Sunday, May 31, 2015

Lightweight Trekking Pole That's NOT a Lightning Rod


Trusty White Alder trekking pole. I've just made my way over a pass in the
Hoover Wilderness Area on the way to Summit Lake in 2012

I've written frequently about the quest to slim down my backpack. 50 pounds was my standard for many years since I seemed to be able to haul that anywhere without any problem. But that began to get old as I entered by sixties, so I slimmed it down to 40 pounds by my 65th birthday last year.






One of the areas I have looked at was my trekking pole I fashioned more than 20 years from a White Alder limb left over from some trail clearing. I looked at lighter alternatives -- primarily aluminum alloys and carbon fiber. But both of those are electrical conductors.

Another word for electrical conductor, especially at high Sierra elevations, is "lightning rod." I have had my own close calls and have friends who have been struck and injured or killed:

Shoulder Injury Prompted Reconsideration Of My Old Trusty White Alder Pole 

It's easy enough to become a crispy critter while trekking with a lightning rod, so  I stuck with my old White Alder pole. 

Then, in early November 2014, a catastrophic injury to my right shoulder requiring extensive surgery has made me take a new look. I am still in physical therapy and may or may not recover quickly enough to get back to the Sierras this year.

I was recently cleared to hike with a day pack of 15 or 20 pounds. But with the recovering shoulder and muscles that are only now being rebuilt after being totally immobilized for the first 2 months, having a lighter trekking pole has moved back up to the top of my list.

In addition, the White Alder has continued to develop a severe curve as it ages and dries.  Compare the photo of the pole above to this one taken just yesterday:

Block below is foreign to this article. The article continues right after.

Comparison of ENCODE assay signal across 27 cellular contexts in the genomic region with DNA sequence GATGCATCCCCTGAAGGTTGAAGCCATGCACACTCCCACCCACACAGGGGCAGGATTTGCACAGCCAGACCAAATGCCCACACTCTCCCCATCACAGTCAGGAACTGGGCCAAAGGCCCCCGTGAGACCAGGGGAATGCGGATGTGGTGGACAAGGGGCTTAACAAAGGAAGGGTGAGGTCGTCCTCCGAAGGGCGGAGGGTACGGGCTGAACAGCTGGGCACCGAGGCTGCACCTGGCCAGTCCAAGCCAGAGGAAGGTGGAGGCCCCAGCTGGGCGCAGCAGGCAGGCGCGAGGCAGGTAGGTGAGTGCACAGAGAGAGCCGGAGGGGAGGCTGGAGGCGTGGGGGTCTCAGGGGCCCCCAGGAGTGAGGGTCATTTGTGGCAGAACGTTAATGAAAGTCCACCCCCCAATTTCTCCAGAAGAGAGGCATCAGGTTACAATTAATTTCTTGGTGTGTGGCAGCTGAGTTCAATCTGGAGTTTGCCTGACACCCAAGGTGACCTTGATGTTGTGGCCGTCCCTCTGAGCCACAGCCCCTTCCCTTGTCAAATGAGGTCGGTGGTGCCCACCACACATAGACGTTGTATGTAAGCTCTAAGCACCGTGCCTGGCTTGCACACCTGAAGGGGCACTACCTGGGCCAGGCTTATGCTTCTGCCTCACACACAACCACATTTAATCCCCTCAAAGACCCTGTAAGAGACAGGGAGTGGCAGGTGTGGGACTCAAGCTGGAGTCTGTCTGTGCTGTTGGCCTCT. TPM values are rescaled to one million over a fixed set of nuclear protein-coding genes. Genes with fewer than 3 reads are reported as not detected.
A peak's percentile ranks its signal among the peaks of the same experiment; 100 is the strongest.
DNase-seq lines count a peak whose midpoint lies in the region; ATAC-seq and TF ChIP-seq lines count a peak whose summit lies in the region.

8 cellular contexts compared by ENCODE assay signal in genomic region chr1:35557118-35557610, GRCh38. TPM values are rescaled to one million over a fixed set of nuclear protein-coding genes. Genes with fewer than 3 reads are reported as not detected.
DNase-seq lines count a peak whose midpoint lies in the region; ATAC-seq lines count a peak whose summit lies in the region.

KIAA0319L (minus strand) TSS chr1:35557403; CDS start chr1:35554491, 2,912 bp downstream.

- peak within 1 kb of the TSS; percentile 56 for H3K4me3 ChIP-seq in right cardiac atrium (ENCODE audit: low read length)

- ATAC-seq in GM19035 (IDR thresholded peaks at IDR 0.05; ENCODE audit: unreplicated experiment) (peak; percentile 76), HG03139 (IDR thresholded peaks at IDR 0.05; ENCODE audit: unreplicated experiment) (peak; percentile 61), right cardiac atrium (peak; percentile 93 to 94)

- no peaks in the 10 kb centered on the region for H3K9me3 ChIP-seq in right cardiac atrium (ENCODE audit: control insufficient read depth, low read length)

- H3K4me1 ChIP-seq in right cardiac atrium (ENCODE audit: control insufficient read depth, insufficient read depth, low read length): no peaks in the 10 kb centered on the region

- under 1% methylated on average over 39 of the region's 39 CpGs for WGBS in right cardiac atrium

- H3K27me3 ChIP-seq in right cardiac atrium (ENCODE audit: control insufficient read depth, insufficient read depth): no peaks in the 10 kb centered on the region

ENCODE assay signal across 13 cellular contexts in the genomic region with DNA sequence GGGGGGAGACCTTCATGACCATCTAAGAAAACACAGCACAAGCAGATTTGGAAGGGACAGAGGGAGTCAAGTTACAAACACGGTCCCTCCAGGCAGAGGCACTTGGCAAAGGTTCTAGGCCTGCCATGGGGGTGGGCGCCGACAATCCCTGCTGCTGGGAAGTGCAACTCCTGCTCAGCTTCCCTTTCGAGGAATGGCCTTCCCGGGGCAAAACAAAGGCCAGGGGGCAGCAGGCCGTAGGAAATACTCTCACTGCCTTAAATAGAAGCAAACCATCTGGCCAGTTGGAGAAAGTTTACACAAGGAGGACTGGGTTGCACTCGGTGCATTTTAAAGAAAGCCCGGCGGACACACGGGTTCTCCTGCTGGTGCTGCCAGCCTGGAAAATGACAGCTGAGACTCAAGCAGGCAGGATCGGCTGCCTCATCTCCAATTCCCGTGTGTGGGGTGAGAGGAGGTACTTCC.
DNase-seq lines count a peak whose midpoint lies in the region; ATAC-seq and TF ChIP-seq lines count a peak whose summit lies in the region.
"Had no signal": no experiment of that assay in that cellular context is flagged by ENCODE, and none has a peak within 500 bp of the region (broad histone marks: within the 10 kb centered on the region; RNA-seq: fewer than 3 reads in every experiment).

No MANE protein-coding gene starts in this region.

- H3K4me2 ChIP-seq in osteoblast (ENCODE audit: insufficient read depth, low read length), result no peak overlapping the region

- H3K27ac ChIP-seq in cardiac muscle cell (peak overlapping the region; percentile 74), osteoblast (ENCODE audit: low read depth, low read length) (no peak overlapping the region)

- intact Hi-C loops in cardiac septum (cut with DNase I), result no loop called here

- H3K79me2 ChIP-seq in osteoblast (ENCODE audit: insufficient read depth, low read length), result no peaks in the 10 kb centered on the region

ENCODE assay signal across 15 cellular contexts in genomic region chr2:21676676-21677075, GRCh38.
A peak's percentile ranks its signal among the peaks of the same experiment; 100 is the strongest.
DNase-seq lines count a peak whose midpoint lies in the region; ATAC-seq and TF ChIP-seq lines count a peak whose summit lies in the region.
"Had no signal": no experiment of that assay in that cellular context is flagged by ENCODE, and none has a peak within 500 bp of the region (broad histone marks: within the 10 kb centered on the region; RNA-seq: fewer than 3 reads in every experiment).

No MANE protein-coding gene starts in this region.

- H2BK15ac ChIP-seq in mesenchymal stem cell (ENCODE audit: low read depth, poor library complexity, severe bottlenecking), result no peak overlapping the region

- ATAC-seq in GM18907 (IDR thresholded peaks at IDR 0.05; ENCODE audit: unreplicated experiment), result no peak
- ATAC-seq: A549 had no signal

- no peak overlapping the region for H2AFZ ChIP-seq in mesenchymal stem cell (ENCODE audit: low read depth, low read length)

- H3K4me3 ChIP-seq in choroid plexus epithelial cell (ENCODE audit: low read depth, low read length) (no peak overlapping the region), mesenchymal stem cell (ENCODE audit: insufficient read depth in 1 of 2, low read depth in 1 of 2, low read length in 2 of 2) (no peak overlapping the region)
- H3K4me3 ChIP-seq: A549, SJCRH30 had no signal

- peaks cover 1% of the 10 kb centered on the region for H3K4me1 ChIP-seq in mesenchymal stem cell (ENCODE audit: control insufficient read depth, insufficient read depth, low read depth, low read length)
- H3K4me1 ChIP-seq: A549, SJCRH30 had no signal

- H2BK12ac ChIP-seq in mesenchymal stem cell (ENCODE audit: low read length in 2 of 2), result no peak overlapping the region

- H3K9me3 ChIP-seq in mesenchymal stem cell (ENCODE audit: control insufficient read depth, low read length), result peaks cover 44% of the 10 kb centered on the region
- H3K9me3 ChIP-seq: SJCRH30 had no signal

Trusty White Alder pole no longer straight.
After extensive searching, I have been unable to find an alternative to metal and carbon fiber.

Inspiration From An Unlikely Place  

Inspiration from polymer handles.
Yard work is not my favorite task. But I got an idea while I was looking at the objects that were leading me to drudgery.

Note the polymer handles on the yard rake (left, next to the big wide shovel) and shovel (center, background.)

So, with this inspiration in mind, I headed to the local hardware store and bought a yard rake and a leaf rake, both with polymer handles.

Easy Basic Rake Hack


This is not hard:

Drill out the rivet. 

Pull off the  tines. 

Voila! Trekking pole.



Drill out the rivet. This is the yard rake
which turned out to be heavier
and longer than needed.
I found the smaller leaf rake handle to be perfect. And it weighed 14 ounces. The White Alder weighed 1 pound, 14 ounces. The weight-lightening task of slimming down a pack is usually one of saving a few ounces here and there. 





Getting a one-pound savings in one fell swoop is a victory. And will make hiking easier as my shoulder recovers.

Adding a crutch tip to the open end will add another ounce. No big thing.


Leaf rake before ...





... and after, the leaf rake becomes a lightweight trekking pole
without being a lightning rod.


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